Optic Atrophy 4

Background and History: 

The optic nerve connects the eye to the brain and carries visual signals from the retina that enables us to see.  Consequently, any disease that damages this nerve can result in vision loss.  A number of gene mutations lead to defects of such nerve conduction which may begin with damage to the nerve cells of the retina.

Clinical Correlations: 

Type 4 optic atrophy can have its onset in early childhood but also later.  The disease is bilateral and often progressive but carriers of the mutation have a wide range of clinical symptoms from none to marked vision loss.  Some people experience only a slow loss of vision over years whereas others may experience an acute, rapid decline.  Likewise, the appearance of the optic nerve may show no damage but others have a markedly pale appearance indicative of more severe disease.   Loss of color vision is often noticeable but not all patients have this.  Older individuals generally have worse vision than younger ones but this is highly variable.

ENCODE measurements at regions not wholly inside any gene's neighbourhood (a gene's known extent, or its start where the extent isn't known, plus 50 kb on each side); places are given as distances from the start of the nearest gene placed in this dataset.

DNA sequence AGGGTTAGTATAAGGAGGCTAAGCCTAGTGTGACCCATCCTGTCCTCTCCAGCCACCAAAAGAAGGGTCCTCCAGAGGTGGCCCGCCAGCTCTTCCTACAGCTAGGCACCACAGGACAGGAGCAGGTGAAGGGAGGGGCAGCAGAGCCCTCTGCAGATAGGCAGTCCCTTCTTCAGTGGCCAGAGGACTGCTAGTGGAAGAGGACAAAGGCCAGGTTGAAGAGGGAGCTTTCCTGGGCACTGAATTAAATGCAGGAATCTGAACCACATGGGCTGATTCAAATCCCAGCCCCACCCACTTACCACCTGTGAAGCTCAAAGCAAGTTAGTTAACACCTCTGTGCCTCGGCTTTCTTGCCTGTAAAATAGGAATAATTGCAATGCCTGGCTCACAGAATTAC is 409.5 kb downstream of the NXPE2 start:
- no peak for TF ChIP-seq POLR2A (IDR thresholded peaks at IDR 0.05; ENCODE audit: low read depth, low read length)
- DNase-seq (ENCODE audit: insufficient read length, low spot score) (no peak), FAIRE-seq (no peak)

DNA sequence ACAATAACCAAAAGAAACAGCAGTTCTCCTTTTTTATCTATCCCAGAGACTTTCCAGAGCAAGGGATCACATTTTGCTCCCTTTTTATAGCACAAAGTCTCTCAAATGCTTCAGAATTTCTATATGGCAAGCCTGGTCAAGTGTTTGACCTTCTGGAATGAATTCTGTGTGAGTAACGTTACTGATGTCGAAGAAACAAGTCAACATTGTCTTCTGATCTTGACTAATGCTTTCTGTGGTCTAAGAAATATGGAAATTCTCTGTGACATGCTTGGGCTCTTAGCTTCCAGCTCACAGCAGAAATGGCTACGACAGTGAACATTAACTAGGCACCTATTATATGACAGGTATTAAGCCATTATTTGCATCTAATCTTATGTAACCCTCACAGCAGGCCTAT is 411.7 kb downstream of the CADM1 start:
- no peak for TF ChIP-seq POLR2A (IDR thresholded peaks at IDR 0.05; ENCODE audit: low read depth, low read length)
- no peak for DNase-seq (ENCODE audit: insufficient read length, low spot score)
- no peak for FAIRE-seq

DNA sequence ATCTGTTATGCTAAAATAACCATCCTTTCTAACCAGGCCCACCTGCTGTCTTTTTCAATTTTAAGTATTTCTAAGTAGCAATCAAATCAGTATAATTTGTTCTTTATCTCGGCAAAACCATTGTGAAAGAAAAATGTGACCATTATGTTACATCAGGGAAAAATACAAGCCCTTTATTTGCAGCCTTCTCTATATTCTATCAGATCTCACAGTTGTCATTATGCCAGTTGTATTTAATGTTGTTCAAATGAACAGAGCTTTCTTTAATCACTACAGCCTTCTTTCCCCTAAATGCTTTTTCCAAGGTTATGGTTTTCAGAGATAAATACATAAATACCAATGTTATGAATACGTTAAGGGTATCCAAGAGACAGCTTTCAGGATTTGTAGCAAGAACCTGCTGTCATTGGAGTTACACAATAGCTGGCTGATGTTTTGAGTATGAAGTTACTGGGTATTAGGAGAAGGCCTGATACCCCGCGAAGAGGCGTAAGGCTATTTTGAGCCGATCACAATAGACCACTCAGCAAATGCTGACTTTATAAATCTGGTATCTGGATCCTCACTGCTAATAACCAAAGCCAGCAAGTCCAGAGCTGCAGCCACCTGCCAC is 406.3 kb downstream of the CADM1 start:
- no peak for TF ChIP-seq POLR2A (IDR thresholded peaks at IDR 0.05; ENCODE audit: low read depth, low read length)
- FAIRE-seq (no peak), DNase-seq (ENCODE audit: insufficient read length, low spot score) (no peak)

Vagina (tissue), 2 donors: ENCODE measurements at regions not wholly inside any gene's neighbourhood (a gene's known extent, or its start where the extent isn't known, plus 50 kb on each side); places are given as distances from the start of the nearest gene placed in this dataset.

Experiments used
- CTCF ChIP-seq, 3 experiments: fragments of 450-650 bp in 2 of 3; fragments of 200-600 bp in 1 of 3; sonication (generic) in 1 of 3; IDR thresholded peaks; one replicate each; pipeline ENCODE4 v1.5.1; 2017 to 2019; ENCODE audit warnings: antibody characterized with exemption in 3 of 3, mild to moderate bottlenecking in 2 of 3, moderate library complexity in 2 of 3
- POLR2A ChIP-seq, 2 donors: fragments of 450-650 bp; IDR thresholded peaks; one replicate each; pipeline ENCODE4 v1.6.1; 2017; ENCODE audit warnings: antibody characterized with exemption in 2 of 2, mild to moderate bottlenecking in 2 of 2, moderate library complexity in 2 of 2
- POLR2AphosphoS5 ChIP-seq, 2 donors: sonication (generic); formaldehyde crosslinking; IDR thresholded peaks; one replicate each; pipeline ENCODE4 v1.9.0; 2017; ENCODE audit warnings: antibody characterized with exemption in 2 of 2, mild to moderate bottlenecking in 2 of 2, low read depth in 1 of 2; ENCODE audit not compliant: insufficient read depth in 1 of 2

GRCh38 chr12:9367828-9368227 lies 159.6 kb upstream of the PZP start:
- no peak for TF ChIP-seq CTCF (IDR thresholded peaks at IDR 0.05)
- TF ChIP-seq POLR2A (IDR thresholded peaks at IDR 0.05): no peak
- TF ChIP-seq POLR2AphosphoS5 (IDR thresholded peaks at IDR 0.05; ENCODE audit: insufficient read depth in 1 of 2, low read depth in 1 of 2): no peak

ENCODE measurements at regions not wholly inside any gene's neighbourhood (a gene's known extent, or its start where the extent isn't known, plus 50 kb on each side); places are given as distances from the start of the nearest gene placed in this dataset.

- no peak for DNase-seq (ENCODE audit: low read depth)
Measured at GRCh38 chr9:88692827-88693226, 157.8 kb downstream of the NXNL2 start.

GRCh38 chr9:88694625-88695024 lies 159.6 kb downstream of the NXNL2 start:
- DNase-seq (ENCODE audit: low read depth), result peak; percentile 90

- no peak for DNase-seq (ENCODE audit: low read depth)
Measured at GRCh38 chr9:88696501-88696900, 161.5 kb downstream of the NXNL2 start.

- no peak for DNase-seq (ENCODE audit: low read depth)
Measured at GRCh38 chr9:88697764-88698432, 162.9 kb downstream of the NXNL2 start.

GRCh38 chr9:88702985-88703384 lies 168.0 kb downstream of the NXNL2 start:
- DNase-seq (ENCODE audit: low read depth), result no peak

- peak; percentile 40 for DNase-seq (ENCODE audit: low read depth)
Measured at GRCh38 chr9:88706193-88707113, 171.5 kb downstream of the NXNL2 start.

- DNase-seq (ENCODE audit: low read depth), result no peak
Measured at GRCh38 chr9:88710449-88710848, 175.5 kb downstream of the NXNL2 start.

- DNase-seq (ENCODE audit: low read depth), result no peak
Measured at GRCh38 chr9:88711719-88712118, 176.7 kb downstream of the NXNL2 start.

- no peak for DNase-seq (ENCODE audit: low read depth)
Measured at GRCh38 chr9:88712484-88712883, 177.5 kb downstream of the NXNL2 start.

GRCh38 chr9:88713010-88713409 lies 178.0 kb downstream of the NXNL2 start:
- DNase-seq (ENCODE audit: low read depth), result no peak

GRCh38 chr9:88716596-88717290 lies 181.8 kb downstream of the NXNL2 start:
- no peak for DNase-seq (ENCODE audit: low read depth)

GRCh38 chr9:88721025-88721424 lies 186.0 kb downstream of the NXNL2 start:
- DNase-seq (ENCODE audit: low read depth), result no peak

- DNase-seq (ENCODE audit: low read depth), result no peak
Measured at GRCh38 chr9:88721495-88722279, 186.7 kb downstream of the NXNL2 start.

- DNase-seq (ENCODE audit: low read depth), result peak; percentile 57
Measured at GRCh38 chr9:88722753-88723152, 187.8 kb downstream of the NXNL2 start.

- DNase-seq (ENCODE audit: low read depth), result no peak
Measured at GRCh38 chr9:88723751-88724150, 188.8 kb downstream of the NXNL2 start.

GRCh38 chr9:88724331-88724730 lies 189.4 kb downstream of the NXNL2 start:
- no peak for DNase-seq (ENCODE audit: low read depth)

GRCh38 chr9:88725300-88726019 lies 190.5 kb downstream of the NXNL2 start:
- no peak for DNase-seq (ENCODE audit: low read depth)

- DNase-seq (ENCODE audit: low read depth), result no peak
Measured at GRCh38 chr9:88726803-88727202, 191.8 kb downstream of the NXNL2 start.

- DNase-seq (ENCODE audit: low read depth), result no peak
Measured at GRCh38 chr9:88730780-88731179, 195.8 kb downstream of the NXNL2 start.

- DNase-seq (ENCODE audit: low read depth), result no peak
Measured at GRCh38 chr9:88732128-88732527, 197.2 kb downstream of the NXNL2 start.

This is an autosomal dominant disorder meaning there is a vertical pattern of transmission which usually occurs from parent to child.  Affected parents have a 50% chance of each child inheriting the same disorder.

Diagnosis and Prognosis: 

The diagnosis is usually made by an ophthalmologist or sometimes by a neurologist.  The prognosis is highly variable but once the optic nerve is damaged, the vision loss is not reversible.  No treatment is available for the optic nerve damage but low vision aids can be helpful for everyday tasks.

Additional Information
Autosomal dominant